The University of Nebraska–Lincoln is developing a new project that shines light on Nebraska’s international lead in water research.
In a collaboration with the Nebraska Water Center, part of the Daugherty Water for Food Global Institute, a team of Senior Design students from the School of Computing is in the process of revamping the Nebraska Vadose Zone program’s current data systems.
The Nebraska Vadose Zone program standardizes collection, processing, analysis and sharing of vadose zone monitoring data. The vadose zone is the interval layer between the crop root zone and the water table that acts as the earth’s skin, regulating the storage, transport and transformation of agrichemicals. Changes in this zone can impact the quality of Nebraska’s groundwater, which is used for drinking water, livestock and crop production, industry and other economically important purposes. With greater understanding of this zone, water managers can better predict contamination and how to implement interventions at the source.
The program’s website currently houses an extensive database of agrichemical results collected from hundreds of sources that date back as far as the 1980s. The website serves as a critical resource for the state’s natural resource managers, producers and citizens, but its information isn’t always easily accessible or manageable. Because data is submitted from multiple sources in a variety of formats, most of it must be manually reviewed and input by staff.
“As we discovered through their process, everything was done by hand, emailed to them or in printed copies,” said Cody Binder, a senior software engineering major in the Senior Design course. “We’re implementing ways to handle these different data sources and automating it for time-saving measures.”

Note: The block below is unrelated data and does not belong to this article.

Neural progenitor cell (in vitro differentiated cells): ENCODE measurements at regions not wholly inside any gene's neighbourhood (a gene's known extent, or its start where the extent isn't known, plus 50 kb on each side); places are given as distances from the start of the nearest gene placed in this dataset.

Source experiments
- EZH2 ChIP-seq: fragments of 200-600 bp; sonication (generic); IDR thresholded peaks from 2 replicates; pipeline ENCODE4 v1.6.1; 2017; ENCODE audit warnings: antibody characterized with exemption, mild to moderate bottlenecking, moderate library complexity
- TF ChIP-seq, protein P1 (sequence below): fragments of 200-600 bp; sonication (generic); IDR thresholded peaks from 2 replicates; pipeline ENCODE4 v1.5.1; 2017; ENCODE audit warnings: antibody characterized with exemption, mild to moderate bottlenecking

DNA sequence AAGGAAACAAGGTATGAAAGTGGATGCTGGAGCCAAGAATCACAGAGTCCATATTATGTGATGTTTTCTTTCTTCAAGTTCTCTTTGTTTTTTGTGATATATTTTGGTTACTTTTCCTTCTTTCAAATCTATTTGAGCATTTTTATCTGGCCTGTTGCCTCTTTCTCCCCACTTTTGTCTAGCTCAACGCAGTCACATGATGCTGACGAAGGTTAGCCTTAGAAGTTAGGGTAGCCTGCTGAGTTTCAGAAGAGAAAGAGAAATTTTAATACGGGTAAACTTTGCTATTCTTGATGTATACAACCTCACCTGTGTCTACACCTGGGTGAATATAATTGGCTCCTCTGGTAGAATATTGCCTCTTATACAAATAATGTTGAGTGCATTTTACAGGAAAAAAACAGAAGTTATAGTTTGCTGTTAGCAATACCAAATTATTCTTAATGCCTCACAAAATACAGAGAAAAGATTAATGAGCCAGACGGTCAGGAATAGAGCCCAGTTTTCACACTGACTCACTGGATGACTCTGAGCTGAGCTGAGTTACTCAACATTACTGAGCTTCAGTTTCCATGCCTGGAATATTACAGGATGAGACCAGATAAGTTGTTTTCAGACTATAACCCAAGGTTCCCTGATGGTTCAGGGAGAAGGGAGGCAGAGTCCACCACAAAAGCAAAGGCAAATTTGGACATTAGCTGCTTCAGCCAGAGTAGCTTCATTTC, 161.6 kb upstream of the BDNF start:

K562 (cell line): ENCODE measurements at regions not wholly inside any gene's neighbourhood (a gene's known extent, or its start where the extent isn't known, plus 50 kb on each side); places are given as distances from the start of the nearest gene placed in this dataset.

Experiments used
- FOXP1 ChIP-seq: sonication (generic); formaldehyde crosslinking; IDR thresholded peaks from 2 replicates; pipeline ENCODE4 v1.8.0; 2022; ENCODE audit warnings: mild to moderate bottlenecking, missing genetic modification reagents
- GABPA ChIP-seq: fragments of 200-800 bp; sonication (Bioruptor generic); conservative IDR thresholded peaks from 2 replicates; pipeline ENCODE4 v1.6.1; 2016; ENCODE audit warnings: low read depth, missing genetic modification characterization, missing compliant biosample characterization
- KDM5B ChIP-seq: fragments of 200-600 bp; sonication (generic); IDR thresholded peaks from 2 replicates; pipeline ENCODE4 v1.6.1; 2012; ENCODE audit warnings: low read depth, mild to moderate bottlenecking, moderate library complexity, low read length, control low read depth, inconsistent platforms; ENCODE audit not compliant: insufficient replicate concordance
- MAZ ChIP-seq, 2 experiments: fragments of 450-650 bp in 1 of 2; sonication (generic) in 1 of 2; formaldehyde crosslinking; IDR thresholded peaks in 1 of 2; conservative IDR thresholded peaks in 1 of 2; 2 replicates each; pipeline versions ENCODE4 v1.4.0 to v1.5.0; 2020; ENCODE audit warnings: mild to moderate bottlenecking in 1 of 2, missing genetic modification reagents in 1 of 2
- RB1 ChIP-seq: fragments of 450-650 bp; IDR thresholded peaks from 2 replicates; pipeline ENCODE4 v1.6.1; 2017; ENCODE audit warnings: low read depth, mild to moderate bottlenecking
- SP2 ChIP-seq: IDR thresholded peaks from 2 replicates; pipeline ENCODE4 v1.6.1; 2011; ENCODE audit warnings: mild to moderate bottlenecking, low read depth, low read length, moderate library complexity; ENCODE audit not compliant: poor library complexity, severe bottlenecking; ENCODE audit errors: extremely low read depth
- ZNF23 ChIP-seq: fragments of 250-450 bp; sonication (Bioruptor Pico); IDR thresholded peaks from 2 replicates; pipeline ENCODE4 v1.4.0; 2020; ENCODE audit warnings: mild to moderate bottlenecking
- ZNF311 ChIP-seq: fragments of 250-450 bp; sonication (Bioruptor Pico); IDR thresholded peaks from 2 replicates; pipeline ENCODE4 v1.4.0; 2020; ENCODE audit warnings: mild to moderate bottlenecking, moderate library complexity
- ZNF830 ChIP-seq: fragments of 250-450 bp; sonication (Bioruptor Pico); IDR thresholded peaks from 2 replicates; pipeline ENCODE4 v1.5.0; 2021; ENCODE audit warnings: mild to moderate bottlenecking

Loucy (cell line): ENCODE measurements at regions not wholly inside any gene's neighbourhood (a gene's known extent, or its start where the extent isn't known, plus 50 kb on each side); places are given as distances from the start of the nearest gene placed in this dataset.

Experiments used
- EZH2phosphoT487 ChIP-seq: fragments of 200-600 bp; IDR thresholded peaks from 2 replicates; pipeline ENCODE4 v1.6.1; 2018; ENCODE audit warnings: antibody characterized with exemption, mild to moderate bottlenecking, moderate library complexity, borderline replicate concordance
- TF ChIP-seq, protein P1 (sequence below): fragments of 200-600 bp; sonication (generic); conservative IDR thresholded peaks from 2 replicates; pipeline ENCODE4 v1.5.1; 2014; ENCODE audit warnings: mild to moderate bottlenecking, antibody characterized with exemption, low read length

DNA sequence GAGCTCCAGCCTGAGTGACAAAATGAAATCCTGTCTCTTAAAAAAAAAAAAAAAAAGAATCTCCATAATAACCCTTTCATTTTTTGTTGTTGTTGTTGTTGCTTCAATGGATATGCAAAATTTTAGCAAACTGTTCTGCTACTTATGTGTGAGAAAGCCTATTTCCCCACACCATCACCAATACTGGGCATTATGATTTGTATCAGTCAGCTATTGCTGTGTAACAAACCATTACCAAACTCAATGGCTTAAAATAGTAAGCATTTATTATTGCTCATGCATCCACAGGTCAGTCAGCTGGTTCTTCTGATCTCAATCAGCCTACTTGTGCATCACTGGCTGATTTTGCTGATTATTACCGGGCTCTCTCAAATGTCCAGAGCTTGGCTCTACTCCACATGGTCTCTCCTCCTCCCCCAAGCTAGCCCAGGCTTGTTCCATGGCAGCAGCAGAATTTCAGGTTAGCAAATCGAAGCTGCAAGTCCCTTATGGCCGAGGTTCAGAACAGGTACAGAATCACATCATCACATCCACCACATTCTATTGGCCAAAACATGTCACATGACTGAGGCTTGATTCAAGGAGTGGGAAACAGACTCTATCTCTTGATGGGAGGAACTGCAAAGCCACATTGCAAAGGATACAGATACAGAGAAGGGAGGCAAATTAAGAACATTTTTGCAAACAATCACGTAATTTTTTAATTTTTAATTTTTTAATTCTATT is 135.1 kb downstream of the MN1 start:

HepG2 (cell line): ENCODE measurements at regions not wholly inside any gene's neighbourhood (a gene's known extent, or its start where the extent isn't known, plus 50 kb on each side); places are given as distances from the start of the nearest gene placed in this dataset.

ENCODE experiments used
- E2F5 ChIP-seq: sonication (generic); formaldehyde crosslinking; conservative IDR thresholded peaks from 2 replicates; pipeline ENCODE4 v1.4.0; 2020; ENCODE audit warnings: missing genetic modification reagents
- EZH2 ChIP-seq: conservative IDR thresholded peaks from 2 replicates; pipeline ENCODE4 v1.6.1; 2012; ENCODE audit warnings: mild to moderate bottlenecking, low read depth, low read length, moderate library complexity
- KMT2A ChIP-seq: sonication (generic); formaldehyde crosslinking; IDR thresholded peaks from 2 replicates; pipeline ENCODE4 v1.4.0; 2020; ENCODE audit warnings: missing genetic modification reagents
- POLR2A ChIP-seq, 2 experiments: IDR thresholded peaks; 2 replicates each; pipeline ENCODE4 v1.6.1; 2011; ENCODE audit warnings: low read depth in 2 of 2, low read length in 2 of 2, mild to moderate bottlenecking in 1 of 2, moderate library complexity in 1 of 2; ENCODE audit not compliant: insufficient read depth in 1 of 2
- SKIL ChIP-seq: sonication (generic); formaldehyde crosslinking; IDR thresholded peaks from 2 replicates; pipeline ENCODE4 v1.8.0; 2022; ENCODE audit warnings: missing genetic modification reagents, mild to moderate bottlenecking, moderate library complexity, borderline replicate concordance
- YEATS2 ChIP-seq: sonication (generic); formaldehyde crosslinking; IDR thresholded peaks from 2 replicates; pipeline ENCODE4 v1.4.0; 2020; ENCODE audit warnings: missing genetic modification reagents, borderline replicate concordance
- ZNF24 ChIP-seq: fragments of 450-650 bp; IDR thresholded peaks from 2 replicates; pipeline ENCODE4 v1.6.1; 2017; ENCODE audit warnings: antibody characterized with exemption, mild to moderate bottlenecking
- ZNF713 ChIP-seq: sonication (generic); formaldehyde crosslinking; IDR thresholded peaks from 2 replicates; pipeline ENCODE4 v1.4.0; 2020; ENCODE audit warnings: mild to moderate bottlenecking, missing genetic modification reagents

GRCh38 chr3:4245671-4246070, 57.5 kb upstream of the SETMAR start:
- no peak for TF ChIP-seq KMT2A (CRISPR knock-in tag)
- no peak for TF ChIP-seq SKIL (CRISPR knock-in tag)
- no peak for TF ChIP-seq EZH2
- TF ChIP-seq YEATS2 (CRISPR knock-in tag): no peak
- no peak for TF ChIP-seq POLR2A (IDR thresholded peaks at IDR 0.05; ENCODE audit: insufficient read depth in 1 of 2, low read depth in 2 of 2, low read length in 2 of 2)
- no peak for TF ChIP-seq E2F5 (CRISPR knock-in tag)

Senior Design is a computing capstone course in which students spend a full academic year working closely with a faculty or industry sponsor to create a product that meets specific technological goals of an organization. Primary goals of this project were to improve the site’s user experience, enable data uploading and verification, and share results through an interactive map feature. Determining the best options for accomplishing these goals required extensive brainstorming and feedback from sponsors.
“Being able to communicate with the people who are directly involved and have access to these resources has been very beneficial,” Binder said. “That kind of experience is really good to have if you’re building something from the ground up.”
Though project plans evolved significantly throughout the creative process, students felt it ultimately resulted in both a better product for the program and educational opportunity for them.
“I think that we did a really good job of being flexible and willing to try different technologies and designs,” said Patrick McManigal, a senior computer engineering major and member of the project team. “It’s been a massive learning experience shifting to new ideas without tunnel vision. That helps find the best solution.”
Not only did the project offer students the chance to develop new skills and build a new technology system from scratch, but it allowed them new insight into previously unfamiliar aspects of the agricultural industry.
“I’m from Chicago and didn’t grow up near farms or anything, so I had no idea about fertilizer seeping into the water table and the nitrate levels,” said Will Swiston, a junior software engineering major. “That was all completely new to me, and it’s been cool to learn.”
Binder agreed that the project has also provided him with new perspective on how the industry is making an impact on many levels, from global to personal.
Bill Browning, project manager, has been fascinated by a different aspect of the project: the way the students have worked together.
“I’m always impressed by how five students who many do not know each other can come together to work for a common goal,” Browning said. “Any time you can get five students who are excited to work on a project like this team is, you’ll definitely see results.”